Absolute Equality

Absolute Equality -

Guest Post: Lest We Forget

Creative Commons - tsaiproject

Joe Scanlon is a Professor Emeritus at Carleton University and the Director of the Emergency Communications Research Unit. He also happens to by my father. 

CBC News personalities kept implying all day yesterday that somehow the world had changed and that Canada until yesterday had been immune to acts of terrorism. It was the same on CTV.

In fact terrorism was alive and well in Canada long before there were a series of incidents in the United States and some incidents involved attacks on legislatures including one mishandled incident which could have led to a bomb exploding on the floor of the House of Commons.

It took just a few minutes to assemble the following admittedly incomplete list of incidents that if not labelled as terrorist at the time they occurred probably would be so labelled today.

(No date), 1963 FLQ The bombing of Canadian Army Recruiting Centre in Montreal killed Sgt. Wilfred V. O’Neil.

March 7th 1963 – Molotov cocktails were planted at the Royal Victoria Rifles Armoury, the Royal Montreal Regiment, and at the 4th Battalion Royal 22nd Regiment (in Chateauguay).

May 17, 1963 — Explosives expert Walter Leja was maimed for life while digging out a bomb in a Westmount mailbox.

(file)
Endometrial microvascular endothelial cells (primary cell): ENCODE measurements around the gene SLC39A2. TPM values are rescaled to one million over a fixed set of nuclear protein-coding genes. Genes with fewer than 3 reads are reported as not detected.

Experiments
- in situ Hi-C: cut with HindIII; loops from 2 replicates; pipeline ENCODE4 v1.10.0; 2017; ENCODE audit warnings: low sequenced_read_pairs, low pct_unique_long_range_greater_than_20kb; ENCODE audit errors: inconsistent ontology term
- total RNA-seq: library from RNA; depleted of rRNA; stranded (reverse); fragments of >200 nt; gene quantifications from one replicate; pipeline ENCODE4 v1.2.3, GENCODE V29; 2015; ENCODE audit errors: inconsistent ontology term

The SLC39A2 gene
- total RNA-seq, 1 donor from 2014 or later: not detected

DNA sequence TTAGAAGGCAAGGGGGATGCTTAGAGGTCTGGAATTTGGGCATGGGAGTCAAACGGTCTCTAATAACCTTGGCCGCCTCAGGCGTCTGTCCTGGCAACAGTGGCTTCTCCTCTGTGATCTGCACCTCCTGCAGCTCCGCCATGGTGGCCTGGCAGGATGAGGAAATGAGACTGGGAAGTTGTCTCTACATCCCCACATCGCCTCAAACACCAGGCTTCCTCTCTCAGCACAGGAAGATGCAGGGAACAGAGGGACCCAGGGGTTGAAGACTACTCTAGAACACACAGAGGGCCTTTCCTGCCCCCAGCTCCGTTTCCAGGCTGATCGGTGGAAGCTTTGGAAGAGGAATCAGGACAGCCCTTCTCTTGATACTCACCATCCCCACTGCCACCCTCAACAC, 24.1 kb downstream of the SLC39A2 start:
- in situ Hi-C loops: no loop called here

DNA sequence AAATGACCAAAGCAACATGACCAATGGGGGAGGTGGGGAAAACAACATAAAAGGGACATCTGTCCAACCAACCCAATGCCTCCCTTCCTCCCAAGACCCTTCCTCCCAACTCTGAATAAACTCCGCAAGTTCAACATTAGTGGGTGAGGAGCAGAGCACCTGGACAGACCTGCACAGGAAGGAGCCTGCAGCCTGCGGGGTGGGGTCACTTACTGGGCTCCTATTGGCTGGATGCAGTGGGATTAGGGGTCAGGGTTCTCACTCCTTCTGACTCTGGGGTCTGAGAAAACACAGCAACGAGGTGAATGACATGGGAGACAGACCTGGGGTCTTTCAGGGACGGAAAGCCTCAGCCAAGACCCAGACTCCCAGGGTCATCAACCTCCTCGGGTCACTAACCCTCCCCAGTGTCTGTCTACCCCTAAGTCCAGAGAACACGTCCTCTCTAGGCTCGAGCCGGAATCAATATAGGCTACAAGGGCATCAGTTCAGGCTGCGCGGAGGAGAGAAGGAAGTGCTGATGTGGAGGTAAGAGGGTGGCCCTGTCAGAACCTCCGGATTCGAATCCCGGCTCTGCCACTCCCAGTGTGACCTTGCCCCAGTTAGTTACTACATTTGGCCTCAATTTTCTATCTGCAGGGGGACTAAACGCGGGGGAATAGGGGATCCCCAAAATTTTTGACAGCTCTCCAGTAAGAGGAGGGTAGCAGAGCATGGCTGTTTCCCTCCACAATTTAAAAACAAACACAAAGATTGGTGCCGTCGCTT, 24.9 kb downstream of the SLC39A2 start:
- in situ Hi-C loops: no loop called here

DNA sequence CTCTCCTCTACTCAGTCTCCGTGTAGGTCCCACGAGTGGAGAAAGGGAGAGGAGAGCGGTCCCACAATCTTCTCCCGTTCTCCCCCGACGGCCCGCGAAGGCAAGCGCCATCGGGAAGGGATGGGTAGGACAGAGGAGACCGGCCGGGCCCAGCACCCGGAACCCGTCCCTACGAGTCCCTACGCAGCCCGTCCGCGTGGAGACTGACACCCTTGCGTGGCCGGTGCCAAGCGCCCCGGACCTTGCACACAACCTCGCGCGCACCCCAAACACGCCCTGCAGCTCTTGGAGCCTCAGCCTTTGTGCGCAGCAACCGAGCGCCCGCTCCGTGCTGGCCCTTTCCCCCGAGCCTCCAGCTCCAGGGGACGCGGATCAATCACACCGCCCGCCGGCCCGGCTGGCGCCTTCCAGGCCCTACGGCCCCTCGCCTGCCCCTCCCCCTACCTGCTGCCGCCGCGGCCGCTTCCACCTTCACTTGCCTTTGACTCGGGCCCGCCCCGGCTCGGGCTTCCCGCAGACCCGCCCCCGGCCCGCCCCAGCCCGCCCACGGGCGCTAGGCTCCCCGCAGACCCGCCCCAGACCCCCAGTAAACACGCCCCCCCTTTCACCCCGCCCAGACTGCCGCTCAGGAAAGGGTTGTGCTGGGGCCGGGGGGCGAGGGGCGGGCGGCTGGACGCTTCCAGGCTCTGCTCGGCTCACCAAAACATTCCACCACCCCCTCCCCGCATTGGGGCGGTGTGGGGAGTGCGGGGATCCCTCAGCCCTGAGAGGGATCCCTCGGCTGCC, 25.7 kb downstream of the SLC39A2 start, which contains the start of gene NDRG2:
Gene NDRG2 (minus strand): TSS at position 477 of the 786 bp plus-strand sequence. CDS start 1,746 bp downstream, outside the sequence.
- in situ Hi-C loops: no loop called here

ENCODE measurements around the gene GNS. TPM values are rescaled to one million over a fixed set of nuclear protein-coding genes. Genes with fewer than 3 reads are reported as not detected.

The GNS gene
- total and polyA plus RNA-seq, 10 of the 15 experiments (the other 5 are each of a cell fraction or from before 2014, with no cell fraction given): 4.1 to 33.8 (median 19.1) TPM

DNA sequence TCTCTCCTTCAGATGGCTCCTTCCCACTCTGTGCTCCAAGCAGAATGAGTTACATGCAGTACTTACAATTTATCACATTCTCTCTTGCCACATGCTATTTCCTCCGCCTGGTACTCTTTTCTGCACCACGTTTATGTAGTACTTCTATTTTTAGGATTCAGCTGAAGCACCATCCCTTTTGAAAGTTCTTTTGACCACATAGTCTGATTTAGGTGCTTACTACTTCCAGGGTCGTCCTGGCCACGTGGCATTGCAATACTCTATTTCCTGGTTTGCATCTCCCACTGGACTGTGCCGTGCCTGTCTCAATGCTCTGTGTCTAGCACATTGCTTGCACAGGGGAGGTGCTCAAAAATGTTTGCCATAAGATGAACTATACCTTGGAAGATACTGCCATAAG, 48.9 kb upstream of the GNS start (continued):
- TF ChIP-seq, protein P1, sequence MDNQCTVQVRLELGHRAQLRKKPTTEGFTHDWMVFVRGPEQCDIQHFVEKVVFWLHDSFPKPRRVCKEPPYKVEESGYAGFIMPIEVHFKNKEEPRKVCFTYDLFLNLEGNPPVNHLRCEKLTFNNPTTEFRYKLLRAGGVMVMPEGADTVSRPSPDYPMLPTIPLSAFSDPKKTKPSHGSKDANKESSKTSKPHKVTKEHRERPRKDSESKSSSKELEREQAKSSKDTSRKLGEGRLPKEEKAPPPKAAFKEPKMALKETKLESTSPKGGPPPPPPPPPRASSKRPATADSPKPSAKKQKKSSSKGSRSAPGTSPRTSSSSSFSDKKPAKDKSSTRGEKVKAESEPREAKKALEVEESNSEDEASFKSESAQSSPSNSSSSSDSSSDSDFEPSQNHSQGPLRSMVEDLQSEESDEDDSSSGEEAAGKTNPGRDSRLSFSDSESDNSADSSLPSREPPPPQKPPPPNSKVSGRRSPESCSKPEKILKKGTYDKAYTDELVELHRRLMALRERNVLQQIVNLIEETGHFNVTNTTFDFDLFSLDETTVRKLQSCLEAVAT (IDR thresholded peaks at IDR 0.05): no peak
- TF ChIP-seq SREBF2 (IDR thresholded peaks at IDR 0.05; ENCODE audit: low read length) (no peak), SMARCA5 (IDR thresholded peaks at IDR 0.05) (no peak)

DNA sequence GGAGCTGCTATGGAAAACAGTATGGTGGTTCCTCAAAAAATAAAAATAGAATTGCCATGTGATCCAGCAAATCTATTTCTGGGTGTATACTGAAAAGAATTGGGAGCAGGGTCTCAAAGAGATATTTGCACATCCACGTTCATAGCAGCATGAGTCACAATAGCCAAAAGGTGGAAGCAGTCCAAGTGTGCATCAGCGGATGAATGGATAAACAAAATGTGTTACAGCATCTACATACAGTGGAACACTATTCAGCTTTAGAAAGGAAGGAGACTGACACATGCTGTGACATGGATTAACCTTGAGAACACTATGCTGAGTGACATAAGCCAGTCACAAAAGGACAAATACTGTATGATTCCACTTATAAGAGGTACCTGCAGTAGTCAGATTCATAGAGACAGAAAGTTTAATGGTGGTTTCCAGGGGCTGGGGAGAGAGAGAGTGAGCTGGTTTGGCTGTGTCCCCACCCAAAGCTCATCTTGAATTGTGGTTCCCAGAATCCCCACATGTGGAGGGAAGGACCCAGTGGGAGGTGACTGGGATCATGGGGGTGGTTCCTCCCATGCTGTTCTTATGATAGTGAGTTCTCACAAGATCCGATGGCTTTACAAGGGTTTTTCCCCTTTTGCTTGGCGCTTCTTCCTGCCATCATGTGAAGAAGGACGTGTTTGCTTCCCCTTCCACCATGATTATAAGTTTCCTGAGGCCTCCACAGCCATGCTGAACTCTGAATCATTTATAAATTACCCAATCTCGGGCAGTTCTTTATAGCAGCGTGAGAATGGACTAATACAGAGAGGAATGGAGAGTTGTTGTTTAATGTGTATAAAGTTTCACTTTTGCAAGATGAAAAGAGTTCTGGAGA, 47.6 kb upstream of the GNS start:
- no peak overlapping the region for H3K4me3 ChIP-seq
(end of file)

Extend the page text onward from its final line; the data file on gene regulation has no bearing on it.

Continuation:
May 18, 1966, Paul Joseph Chartier accidentally blew himself up in Centre Block with 10 sticks of dynamite. He had planned to throw them from the visitors’ gallery to the floor of the House of Commons.

April 29, 1964 – Two men — Leslie MacWilliams and Alfred Pinisch – were killed during a store robbery by a group of revolutionaries known as L’Armée Révolutionnaire du Québec.

February 13, 1969, the Front de libération du Québec set off a powerful bomb that ripped through the Montreal Stock Exchange causing massive destruction and seriously injuring 27 people.

June, 1970 — Jeanne d’Arc St.-Germaine was killed when a bomb was set of at National Defence Headquarters in Ottawa.

September 27, 1982 A Turkish embassy military attaché Col. Atilla Altikat was driving to work and stopped at a red light at Island Park Drive and the Sir John A. Macdonald Parkway. A gunman pulled up and fired about 10 shots from a handgun toward the father of two. He died at the wheel.

October 14, 1982 – The anarchist group the Squamish Five, who were Canadian version of Direct Action, bombs a Litton Industries factory north of Toronto, Ontario that is manufacturing guidance devices for American cruise missiles, ten are injured.

May 8, 1984 – A Canadian soldier named Denis Lortie walked into the Quebec legislature with a submachine gun and killed three people and wounded 13.

September 3, 1984 – Montreal, Quebec’s Central Station is bombed; three are left dead and 30 are injured. The man responsible claims he was protesting Pope John Paul II’s visit to Canada.